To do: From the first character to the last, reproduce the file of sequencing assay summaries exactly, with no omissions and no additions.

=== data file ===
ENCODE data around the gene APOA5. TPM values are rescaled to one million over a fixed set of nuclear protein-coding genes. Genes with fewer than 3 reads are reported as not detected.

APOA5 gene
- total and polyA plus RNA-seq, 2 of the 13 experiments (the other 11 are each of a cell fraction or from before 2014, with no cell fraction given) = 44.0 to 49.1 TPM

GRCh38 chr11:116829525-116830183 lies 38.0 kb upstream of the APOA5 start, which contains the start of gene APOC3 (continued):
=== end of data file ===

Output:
ENCODE data around the gene APOA5. TPM values are rescaled to one million over a fixed set of nuclear protein-coding genes. Genes with fewer than 3 reads are reported as not detected.

APOA5 gene
- total and polyA plus RNA-seq, 2 of the 13 experiments (the other 11 are each of a cell fraction or from before 2014, with no cell fraction given) = 44.0 to 49.1 TPM

GRCh38 chr11:116829525-116830183 lies 38.0 kb upstream of the APOA5 start, which contains the start of gene APOC3 (continued):